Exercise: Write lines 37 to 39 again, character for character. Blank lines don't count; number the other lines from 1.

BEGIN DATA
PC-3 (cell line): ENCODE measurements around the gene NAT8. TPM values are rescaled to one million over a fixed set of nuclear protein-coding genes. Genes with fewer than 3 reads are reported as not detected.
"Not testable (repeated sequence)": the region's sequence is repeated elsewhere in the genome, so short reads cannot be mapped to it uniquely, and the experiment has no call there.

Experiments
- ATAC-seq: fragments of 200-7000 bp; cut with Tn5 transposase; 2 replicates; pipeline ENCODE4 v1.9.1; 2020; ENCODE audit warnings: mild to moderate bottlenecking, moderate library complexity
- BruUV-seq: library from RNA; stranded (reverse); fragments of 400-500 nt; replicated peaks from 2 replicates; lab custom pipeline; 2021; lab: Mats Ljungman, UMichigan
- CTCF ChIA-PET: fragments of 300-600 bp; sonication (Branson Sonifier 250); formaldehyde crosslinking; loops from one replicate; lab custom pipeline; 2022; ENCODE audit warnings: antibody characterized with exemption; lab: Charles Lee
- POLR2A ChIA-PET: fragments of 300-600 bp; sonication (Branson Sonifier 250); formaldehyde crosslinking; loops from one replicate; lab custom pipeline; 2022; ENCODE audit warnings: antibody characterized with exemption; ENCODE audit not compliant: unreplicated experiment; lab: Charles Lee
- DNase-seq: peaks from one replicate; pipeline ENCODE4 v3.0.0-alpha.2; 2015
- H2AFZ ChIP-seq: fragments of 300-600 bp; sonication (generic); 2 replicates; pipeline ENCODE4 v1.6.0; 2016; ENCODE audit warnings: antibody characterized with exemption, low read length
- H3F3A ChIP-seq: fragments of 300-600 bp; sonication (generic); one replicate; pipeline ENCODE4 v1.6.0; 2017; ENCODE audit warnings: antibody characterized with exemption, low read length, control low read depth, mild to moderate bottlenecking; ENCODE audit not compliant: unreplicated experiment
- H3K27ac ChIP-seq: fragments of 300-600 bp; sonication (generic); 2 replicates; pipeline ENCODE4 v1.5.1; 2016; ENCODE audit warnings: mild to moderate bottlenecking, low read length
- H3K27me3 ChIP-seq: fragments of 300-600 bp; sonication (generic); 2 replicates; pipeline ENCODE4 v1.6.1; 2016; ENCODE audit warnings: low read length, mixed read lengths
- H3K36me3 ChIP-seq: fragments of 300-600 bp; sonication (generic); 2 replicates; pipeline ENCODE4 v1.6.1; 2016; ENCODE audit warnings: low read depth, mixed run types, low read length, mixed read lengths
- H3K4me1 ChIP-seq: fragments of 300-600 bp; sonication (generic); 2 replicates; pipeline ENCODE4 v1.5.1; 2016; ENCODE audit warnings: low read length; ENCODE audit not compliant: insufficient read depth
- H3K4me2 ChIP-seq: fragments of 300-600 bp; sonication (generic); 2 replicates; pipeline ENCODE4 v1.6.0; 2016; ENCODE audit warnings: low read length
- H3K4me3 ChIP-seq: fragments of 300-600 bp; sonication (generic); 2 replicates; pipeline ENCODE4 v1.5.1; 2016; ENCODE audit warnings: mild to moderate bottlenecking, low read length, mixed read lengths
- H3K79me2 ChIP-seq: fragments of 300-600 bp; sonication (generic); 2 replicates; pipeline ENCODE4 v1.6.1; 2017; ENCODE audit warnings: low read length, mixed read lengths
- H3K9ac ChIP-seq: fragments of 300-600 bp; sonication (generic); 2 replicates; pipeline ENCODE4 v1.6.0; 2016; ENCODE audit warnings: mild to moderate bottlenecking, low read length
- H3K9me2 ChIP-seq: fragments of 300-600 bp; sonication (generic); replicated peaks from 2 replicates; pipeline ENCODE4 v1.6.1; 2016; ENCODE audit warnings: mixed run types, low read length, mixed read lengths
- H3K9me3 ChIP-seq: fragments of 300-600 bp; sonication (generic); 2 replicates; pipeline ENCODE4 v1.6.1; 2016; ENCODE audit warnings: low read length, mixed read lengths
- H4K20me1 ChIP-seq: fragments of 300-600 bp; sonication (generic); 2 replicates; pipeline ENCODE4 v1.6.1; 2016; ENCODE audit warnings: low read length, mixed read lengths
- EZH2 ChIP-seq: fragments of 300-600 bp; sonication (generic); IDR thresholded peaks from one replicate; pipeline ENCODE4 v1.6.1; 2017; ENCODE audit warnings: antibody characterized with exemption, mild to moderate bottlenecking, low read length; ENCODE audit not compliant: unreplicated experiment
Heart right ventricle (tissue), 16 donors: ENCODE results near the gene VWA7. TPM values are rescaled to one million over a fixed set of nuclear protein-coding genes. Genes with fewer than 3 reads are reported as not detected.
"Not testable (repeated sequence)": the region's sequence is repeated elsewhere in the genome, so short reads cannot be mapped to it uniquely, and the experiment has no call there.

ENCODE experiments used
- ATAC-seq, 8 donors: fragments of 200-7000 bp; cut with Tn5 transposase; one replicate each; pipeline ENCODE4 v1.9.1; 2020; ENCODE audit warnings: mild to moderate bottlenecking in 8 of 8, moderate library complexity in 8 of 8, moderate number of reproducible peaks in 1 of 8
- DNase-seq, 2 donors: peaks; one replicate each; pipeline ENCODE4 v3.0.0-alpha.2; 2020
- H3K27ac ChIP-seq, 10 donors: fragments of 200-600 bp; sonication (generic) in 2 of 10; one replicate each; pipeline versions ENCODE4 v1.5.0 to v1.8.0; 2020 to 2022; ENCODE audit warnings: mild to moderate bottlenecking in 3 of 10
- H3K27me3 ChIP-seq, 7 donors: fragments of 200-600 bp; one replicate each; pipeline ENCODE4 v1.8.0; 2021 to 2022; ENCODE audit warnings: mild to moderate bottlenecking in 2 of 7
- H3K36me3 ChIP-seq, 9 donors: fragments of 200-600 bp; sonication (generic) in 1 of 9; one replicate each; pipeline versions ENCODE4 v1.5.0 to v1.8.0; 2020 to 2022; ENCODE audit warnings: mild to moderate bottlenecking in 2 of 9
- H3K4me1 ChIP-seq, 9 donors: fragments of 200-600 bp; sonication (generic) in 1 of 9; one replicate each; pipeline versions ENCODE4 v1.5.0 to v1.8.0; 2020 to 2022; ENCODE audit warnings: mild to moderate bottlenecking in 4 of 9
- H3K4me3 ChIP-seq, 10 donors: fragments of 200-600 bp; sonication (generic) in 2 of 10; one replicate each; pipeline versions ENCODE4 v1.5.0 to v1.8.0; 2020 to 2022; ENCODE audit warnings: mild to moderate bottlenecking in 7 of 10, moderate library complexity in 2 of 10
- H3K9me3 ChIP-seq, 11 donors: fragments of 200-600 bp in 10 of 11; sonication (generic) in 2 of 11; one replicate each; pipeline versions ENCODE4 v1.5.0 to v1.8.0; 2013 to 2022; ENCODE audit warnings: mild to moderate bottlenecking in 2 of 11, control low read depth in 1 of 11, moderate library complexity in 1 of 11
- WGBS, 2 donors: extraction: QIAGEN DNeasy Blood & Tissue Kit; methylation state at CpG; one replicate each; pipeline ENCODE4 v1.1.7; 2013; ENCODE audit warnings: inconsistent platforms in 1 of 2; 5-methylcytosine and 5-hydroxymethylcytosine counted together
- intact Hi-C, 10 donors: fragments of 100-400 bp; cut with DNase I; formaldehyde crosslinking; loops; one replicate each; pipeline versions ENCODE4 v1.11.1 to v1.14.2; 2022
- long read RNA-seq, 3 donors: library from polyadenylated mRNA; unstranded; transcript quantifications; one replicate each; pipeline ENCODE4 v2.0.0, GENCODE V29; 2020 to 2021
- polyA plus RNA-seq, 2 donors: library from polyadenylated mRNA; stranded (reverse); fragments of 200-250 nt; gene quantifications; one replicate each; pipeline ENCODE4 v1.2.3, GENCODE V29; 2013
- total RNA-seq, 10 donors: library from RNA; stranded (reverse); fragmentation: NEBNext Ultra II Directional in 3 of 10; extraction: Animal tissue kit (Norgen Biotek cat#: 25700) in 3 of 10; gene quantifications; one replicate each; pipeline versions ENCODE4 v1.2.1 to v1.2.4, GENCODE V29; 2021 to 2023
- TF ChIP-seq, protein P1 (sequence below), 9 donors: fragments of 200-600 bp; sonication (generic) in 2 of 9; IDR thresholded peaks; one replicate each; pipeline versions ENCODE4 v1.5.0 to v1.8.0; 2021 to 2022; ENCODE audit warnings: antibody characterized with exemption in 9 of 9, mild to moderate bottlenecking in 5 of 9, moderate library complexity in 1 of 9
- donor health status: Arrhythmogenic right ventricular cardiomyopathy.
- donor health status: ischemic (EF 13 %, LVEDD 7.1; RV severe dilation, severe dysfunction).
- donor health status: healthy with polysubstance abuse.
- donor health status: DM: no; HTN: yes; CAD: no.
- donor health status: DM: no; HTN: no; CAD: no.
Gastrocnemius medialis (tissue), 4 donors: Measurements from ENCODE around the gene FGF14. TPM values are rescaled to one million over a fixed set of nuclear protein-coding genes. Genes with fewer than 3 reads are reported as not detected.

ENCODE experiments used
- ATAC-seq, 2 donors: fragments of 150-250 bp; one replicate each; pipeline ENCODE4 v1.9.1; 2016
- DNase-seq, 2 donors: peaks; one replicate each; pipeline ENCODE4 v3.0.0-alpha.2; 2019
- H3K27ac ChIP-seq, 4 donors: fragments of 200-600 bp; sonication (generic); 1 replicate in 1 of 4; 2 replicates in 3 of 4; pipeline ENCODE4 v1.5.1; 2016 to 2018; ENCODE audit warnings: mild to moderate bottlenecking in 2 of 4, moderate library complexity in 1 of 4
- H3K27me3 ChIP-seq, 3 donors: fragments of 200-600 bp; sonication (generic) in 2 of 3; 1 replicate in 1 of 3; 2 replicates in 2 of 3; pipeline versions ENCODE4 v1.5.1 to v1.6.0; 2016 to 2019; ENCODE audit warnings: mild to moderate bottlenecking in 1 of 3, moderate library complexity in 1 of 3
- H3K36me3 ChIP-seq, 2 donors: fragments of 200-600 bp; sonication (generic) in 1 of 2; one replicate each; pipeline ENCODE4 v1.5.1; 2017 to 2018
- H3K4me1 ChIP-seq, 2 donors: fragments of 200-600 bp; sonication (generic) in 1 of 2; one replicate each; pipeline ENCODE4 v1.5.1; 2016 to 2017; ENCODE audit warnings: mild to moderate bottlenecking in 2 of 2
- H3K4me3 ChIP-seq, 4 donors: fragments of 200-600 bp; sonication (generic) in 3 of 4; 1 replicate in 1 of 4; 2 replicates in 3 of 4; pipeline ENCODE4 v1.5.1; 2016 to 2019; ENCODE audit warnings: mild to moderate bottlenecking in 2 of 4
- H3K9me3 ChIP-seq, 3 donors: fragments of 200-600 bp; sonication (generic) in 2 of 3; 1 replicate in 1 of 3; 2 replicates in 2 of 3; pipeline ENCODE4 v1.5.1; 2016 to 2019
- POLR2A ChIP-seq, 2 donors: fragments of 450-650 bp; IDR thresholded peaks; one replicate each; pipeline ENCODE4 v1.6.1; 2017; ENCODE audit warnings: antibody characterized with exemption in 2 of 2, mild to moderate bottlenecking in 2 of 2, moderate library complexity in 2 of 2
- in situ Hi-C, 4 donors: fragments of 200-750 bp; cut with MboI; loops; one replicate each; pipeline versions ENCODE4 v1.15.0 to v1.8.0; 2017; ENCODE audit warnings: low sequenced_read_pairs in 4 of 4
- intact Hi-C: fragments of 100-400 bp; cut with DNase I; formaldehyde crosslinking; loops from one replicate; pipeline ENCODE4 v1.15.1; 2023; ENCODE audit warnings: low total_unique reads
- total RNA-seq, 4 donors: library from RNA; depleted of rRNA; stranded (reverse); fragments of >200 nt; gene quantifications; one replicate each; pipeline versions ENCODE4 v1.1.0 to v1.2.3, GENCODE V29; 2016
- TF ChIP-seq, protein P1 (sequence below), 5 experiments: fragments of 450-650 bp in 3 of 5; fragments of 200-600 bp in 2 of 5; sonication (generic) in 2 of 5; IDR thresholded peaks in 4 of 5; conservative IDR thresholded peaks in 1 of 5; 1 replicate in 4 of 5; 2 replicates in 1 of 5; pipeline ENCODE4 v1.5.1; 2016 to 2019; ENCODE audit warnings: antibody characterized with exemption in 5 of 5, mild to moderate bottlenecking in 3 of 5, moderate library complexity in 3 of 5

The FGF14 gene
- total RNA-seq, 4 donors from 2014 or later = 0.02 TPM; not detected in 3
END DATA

- polyA plus RNA-seq, 2 donors: library from polyadenylated mRNA; stranded (reverse); fragments of 200-250 nt; gene quantifications; one replicate each; pipeline ENCODE4 v1.2.3, GENCODE V29; 2013
- total RNA-seq, 10 donors: library from RNA; stranded (reverse); fragmentation: NEBNext Ultra II Directional in 3 of 10; extraction: Animal tissue kit (Norgen Biotek cat#: 25700) in 3 of 10; gene quantifications; one replicate each; pipeline versions ENCODE4 v1.2.1 to v1.2.4, GENCODE V29; 2021 to 2023
- TF ChIP-seq, protein P1 (sequence below), 9 donors: fragments of 200-600 bp; sonication (generic) in 2 of 9; IDR thresholded peaks; one replicate each; pipeline versions ENCODE4 v1.5.0 to v1.8.0; 2021 to 2022; ENCODE audit warnings: antibody characterized with exemption in 9 of 9, mild to moderate bottlenecking in 5 of 9, moderate library complexity in 1 of 9